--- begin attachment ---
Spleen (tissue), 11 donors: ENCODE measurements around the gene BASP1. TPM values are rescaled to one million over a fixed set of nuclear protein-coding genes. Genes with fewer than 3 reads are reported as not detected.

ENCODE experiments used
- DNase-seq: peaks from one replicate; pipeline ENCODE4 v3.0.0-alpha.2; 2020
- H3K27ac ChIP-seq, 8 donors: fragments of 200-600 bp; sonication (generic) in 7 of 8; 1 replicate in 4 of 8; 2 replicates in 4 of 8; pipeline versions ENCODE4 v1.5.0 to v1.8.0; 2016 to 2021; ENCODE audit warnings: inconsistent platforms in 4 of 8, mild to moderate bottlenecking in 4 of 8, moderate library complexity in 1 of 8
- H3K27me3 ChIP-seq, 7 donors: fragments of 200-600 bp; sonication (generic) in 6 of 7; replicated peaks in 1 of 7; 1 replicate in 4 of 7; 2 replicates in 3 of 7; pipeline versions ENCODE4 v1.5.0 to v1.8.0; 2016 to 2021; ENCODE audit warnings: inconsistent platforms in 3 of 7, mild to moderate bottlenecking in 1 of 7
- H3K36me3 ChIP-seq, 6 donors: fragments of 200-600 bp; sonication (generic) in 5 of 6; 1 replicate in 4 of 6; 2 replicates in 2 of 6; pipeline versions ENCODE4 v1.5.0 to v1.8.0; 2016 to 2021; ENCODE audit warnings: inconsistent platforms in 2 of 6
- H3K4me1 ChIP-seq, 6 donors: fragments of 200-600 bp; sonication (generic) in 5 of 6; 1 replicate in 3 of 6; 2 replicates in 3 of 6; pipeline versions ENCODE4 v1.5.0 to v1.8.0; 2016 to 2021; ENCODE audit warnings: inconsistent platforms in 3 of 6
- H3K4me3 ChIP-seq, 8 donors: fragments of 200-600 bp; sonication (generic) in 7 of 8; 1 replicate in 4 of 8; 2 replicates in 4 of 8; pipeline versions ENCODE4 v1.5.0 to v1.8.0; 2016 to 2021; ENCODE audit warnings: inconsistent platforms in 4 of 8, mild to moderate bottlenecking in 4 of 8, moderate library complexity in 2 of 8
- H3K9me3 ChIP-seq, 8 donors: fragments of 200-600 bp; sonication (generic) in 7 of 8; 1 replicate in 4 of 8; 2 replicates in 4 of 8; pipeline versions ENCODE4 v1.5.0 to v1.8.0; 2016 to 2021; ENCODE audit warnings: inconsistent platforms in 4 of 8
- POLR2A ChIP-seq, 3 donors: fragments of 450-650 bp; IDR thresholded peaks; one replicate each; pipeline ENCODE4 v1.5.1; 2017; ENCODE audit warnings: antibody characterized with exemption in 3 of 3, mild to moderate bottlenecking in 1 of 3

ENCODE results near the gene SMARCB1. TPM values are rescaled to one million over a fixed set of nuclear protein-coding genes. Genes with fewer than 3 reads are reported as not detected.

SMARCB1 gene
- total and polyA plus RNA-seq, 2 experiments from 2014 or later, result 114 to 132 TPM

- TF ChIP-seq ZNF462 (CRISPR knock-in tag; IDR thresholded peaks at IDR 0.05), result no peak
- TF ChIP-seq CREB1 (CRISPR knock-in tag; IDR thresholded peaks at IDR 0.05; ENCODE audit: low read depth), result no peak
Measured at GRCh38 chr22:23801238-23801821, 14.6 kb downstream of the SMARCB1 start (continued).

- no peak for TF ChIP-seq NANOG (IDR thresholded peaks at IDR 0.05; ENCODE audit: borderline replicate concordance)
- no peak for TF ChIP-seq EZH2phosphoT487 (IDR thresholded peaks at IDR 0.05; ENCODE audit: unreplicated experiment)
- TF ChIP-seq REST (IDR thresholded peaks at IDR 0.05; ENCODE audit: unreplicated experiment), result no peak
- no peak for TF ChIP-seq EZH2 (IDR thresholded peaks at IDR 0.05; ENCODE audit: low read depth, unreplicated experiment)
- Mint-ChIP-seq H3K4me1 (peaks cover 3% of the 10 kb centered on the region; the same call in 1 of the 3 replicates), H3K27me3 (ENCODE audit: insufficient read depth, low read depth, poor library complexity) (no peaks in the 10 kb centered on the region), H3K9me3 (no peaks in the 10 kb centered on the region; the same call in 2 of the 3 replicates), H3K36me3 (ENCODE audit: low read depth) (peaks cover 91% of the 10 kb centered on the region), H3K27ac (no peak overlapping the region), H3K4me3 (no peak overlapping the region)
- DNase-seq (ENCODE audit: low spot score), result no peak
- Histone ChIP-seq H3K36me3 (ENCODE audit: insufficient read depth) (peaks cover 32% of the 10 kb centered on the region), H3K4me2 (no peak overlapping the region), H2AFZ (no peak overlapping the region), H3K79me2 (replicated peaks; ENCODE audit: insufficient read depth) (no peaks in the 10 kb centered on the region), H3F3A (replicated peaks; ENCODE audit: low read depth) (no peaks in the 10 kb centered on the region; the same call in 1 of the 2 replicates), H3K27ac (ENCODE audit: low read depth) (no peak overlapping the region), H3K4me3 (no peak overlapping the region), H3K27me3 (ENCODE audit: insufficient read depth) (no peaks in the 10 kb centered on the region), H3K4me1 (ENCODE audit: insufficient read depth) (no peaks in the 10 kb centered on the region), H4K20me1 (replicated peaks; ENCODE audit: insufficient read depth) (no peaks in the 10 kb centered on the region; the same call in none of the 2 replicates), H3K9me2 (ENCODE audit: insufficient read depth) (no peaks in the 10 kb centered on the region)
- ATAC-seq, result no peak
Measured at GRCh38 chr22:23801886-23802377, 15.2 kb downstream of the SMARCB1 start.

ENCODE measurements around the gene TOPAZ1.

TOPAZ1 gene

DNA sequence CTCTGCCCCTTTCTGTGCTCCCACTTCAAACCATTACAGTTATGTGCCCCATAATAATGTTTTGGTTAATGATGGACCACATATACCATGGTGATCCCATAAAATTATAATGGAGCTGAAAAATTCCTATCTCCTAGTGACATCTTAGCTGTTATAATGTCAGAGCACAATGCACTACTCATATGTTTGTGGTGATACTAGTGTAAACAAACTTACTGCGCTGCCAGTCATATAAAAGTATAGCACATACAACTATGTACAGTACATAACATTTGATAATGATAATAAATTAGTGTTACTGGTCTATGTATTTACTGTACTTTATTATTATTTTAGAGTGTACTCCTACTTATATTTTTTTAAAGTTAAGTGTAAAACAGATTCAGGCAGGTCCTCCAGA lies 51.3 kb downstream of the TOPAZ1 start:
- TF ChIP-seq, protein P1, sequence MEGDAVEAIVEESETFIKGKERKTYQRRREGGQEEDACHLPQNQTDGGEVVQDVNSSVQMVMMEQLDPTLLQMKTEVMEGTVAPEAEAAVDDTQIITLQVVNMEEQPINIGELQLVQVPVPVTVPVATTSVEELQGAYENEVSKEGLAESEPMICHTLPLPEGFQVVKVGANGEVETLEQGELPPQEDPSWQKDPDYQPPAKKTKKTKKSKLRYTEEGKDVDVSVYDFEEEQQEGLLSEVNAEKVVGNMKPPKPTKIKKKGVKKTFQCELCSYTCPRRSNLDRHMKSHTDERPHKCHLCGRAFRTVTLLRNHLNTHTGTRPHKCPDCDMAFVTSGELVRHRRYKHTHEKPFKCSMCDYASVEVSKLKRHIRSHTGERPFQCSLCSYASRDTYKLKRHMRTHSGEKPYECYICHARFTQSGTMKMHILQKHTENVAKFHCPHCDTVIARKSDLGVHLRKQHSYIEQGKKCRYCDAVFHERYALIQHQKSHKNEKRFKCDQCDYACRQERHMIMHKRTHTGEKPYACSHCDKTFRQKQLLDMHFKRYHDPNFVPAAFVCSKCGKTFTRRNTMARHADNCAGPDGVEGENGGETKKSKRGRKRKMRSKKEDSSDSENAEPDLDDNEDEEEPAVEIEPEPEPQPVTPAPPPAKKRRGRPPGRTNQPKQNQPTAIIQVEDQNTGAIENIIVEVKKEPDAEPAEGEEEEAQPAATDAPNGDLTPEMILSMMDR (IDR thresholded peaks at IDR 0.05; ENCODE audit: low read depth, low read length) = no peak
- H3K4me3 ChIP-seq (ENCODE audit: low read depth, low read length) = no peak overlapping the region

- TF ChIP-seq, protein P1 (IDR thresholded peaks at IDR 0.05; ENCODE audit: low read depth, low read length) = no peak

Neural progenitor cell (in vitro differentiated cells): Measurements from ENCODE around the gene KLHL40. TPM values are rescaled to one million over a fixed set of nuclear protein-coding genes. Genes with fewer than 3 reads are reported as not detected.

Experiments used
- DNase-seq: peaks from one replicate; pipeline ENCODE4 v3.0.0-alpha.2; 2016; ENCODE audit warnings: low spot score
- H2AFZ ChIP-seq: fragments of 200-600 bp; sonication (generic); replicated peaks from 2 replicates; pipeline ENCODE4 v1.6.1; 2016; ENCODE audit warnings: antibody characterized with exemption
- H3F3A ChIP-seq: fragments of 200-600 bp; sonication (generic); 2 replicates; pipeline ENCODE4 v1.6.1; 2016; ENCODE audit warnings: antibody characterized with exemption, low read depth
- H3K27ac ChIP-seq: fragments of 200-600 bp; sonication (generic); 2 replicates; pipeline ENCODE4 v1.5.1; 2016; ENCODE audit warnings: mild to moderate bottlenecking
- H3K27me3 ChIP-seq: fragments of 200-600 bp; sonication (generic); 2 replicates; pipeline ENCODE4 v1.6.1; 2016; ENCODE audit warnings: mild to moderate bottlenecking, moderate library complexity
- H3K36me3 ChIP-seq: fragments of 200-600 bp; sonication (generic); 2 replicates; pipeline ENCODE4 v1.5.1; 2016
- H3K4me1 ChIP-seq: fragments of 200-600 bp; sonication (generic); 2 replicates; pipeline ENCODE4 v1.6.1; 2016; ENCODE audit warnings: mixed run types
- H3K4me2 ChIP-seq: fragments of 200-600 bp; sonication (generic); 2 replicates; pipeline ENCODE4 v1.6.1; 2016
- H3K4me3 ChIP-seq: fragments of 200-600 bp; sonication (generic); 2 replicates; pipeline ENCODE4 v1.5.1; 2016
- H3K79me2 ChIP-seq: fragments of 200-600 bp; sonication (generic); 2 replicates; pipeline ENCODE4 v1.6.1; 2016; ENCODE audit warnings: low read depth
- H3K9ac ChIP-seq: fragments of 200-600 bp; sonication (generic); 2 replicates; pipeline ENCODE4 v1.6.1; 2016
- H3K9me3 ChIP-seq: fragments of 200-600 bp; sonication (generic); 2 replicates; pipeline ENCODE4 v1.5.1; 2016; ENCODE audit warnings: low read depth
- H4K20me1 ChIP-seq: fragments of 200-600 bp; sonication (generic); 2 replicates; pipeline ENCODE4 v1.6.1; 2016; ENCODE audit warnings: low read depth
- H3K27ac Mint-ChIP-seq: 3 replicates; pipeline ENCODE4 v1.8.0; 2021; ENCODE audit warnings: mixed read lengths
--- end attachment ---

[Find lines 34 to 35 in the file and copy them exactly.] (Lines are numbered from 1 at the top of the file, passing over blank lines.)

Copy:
- DNase-seq: peaks from one replicate; pipeline ENCODE4 v3.0.0-alpha.2; 2016; ENCODE audit warnings: low spot score
- H2AFZ ChIP-seq: fragments of 200-600 bp; sonication (generic); replicated peaks from 2 replicates; pipeline ENCODE4 v1.6.1; 2016; ENCODE audit warnings: antibody characterized with exemption